Governor DeWine and future governors—regardless of party—should be allowed to oversee a unified state education and workforce agency. SB 1 would significantly improve the likelihood that initiatives are faithfully carried out. This is surely why governors of both parties, including Governors Celeste, Voinovich, Strickland, and Kasich, have at times sought more formal authority in primary-secondary education. Of course, this is not to say that governors should always get what they want: Checks and balances are essential to any governing model. But the check on the governor should come primarily via the legislature and, of course, through the will of the people who ultimately hold him or her accountable at the ballot box.
The time is right to make these changes. Post-pandemic, Ohio students are facing tremendous challenges to get back on track. The Buckeye State needs strong, aligned, bold leadership to improve its education system. Unfortunately, the current governance structure for K-12 education has proven not to be up to the task. While restructuring alone may not deliver the results Ohio needs to secure its future prosperity, the changes proposed in SB1 would create conditions that promise more seamless transitions for students and a renewed accountability around academic achievement.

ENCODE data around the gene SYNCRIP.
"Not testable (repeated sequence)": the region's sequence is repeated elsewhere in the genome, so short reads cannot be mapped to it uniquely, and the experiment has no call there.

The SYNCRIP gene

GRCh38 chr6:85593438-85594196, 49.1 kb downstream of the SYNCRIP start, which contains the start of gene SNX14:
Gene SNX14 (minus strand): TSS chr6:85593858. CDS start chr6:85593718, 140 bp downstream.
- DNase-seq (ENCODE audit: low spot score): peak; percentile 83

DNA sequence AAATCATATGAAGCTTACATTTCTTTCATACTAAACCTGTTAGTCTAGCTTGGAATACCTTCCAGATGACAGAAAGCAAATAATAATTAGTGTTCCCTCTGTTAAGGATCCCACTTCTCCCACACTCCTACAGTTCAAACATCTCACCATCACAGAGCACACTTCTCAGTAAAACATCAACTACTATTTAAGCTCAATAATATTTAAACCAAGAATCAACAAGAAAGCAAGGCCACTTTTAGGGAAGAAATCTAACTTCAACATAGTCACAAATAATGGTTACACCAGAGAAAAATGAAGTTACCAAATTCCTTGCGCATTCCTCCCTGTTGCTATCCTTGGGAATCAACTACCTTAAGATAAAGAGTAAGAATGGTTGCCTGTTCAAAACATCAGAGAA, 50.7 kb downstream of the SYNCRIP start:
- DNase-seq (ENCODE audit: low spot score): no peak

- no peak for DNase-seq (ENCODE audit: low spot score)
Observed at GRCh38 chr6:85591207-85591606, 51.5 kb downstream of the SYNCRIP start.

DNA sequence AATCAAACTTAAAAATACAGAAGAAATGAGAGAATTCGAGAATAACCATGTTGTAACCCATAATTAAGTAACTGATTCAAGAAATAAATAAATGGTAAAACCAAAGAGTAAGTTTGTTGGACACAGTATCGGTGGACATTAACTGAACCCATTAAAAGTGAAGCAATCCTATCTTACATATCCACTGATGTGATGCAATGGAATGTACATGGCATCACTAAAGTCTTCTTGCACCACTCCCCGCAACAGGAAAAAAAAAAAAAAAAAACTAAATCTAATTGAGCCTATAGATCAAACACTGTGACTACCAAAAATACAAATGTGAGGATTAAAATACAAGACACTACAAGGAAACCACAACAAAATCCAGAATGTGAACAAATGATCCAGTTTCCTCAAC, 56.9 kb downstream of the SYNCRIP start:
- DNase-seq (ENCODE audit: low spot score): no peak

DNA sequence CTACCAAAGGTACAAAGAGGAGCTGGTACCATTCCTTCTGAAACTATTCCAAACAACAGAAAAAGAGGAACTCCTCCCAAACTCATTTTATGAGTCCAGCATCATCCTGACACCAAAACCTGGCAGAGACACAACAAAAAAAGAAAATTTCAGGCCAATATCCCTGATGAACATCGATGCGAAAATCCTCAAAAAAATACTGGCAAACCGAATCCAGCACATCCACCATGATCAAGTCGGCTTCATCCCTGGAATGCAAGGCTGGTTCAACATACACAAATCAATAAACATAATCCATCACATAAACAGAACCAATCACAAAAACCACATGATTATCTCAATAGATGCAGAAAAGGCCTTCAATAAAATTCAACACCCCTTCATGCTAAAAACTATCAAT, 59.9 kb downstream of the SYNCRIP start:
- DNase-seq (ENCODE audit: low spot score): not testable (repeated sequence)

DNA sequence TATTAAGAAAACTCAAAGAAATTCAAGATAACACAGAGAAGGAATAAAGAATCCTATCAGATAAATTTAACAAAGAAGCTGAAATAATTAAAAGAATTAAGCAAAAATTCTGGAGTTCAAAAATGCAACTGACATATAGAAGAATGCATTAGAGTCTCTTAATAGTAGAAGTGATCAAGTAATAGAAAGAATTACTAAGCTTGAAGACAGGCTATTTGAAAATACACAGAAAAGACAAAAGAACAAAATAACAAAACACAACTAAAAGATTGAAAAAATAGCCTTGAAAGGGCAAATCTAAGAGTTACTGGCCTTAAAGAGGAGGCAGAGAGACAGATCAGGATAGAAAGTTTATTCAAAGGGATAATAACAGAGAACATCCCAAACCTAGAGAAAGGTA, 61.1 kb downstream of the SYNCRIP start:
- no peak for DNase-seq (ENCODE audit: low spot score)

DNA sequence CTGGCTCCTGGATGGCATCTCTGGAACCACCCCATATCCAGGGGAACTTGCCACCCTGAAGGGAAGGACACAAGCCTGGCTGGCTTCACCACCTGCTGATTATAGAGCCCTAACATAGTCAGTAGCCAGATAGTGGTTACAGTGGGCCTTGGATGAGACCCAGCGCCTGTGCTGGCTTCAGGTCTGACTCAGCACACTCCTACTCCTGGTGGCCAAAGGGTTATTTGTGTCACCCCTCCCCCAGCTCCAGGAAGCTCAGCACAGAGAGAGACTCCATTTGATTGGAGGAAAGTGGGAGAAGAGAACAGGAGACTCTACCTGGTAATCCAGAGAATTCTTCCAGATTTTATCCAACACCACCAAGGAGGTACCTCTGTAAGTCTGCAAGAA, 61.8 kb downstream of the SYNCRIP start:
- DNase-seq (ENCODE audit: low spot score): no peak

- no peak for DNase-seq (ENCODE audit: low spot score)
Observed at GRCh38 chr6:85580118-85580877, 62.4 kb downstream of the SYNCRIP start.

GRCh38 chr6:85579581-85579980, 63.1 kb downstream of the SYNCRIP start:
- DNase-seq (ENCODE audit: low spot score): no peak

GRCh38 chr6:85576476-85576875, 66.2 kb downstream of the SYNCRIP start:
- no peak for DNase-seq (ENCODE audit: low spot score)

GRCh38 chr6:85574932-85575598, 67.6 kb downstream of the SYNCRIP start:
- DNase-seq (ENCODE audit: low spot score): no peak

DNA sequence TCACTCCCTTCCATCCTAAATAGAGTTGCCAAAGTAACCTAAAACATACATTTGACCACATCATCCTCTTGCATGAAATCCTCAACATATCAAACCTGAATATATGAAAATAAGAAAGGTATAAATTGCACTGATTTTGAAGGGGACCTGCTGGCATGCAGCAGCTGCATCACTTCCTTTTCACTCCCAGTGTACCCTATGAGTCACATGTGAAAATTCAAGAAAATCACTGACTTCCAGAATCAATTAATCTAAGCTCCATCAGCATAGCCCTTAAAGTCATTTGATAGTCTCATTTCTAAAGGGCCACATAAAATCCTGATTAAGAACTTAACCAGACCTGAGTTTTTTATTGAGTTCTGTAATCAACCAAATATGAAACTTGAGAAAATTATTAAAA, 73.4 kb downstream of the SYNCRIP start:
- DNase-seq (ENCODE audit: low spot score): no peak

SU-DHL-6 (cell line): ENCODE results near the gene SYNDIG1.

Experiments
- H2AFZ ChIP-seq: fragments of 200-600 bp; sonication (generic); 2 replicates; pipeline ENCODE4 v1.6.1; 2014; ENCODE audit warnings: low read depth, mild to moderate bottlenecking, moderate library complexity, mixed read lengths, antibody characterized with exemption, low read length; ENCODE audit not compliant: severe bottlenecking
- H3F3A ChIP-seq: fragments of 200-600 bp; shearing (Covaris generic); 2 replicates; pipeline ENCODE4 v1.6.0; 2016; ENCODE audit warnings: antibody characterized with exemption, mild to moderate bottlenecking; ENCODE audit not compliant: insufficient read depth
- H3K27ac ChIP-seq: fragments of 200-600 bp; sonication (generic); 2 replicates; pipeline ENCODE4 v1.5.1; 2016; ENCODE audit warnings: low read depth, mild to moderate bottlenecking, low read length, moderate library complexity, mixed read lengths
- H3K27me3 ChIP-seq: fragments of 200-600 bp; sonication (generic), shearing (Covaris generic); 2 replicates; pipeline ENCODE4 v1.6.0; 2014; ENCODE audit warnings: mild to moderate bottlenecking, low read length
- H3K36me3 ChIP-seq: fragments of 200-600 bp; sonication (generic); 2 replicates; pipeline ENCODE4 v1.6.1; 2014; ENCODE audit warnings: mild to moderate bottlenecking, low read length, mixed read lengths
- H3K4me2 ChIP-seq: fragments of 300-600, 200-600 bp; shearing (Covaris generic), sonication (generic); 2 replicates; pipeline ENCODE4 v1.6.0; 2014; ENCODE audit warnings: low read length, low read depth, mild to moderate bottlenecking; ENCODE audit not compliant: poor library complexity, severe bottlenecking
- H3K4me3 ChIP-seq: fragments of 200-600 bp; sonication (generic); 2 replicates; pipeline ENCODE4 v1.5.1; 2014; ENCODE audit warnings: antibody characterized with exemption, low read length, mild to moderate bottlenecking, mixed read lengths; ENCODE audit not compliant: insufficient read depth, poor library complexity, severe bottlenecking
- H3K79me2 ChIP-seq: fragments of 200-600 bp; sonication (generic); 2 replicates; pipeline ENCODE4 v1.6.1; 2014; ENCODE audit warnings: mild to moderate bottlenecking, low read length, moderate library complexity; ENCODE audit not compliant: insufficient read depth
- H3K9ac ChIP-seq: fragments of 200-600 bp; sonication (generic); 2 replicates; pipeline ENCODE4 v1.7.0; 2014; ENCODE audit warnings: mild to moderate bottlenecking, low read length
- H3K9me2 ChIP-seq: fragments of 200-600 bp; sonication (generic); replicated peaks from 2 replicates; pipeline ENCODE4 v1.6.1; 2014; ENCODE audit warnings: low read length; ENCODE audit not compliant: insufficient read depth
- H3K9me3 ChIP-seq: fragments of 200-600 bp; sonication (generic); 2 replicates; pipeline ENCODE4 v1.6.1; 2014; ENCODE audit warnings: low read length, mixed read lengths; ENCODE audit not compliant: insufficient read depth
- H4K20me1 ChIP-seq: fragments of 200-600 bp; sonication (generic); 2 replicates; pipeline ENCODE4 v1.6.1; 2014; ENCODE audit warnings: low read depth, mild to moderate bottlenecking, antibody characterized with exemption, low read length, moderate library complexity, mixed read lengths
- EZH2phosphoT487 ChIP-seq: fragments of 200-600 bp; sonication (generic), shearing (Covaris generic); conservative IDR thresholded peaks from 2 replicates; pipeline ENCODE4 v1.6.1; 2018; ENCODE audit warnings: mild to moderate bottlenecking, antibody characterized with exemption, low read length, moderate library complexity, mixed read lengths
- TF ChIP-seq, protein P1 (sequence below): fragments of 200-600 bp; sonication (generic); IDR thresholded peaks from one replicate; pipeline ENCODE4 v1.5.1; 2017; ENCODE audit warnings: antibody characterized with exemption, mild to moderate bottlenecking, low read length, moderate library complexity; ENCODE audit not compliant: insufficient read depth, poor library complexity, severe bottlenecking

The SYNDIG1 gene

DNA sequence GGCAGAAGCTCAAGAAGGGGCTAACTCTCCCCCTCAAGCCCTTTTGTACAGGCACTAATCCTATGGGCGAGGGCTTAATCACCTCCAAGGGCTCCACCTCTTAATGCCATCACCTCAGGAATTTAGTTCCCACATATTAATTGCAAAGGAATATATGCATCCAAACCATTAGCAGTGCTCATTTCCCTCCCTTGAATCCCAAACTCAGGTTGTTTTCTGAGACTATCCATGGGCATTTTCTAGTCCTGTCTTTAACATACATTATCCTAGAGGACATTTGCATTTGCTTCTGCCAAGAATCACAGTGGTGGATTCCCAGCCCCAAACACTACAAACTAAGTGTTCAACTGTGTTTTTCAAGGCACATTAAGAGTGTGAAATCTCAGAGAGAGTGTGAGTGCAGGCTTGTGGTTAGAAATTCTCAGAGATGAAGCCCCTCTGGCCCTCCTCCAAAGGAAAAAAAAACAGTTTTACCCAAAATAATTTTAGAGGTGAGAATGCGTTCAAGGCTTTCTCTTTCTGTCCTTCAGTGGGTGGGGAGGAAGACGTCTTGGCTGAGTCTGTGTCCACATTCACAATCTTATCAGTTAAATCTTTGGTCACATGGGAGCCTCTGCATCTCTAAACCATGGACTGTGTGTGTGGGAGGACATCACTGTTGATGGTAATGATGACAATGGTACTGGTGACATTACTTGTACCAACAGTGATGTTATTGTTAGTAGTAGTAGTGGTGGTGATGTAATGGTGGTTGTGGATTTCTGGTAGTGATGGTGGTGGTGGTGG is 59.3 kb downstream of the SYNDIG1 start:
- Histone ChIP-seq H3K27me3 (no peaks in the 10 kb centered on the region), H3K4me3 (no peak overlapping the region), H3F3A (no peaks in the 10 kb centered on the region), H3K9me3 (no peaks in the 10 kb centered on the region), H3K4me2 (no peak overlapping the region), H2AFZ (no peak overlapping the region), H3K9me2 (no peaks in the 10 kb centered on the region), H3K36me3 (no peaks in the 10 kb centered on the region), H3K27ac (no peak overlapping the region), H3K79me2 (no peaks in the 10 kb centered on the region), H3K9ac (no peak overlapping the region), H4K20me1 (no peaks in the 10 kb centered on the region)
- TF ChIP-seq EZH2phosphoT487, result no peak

Thank you again for the opportunity to speak with you today.